So Long, and Thanks for All the Fish as Douglas Adams fans like to say.

I am so grateful for my 15 years of learning and sharing. I will remain a very avid observer and well-wisher of this competition as I watch my former students flex the conflict resolution muscles they explored and enhanced in this wonderful competition.

Thank you ICC!



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  1. Rosemary,
    I don’t often have the chance to watch really good mediators in practice. Watching your teams in action over the years at the ICC competition has provided me with practical meta-lessons that I have incorporated into my “real world”. Friendliness, gentle seeking for the other’s interests and being energetic and transparent where appropriate have been second nature to your teams. This came from diligent and consistent coaching way in advance of the competition. Your students are lucky to have had you as their guide.
    Thank you.

    1. You have always been a wonderful judge and so your comments have particular value for me. Thank you. I hope our paths continue to cross.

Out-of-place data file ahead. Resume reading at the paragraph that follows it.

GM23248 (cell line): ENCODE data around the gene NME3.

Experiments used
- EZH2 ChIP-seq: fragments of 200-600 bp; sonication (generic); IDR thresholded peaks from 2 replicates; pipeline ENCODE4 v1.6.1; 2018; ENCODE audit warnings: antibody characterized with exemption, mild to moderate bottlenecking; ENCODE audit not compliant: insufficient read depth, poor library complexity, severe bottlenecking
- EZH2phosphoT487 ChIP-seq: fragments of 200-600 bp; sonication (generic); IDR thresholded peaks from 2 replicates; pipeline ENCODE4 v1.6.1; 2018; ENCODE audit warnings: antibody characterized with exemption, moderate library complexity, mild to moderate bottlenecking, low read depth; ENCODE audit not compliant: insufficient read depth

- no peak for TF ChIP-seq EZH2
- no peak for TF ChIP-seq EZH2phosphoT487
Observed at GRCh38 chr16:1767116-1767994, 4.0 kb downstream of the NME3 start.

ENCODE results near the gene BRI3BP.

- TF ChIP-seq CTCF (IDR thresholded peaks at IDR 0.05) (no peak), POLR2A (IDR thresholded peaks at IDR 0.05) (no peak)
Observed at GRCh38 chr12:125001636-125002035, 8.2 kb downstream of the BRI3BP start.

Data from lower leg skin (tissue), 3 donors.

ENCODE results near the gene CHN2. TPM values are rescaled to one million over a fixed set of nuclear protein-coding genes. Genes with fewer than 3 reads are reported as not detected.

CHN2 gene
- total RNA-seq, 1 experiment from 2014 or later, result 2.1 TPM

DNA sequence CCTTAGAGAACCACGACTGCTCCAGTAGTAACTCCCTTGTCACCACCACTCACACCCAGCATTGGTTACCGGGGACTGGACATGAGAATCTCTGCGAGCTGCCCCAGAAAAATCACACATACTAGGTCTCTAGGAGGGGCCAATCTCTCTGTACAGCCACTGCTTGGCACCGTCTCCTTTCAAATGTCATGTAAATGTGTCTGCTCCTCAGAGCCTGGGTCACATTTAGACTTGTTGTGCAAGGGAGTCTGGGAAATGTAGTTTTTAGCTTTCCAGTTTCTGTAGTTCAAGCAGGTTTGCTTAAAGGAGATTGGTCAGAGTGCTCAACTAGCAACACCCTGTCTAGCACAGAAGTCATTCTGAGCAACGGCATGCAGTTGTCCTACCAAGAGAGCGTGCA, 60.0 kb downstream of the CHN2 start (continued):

2. Dear Rosemary – it has been one of the treats to catch up with you, during the 10 years I attended the ICC competition, initially as a coach with the SMU team, latterly as judge and mediator. It’s also a tribute to you that the NSW team has been regarded as one of the 2 or 3 to watch. And I love your collection of glasses!

    All the best with whatever path you follow next.


    1. I have enjoyed our encounters also and I do hope we will continue to find ways to be in touch. Thank you for your generous comments.

  3. Dear Rosemary
    Meeting you in Paris and then being able to work with you and learn from you, and listening to your advice, has greatly helped me in my own professional development. Your “Paris legacy” is much appreciated. Thank you.
    Wishing you all the best

    1. It has been such a privilege to work with you and learn from your wise and thoughtful approach. I hope we continue to have the opportunity to work together in some way.

  4. Gosh, Rosemary – you will be a hard act to follow! Thanks for making such a fabulous contribution to the advancement of interest-based negotiation. It takes two to tango, so it remains frustrating when one side’s lawyers remain determined to force their client down a rights-based path, no matter how well the other side strives to identify and demonstrate empathy with that side’s legitimate needs and interests.

  5. I really value your comment Philip – we’ve seen a lot of challenges haven’t we – I’m still loving the journey and I have faith that this next generation will continue to move things along in a positive way.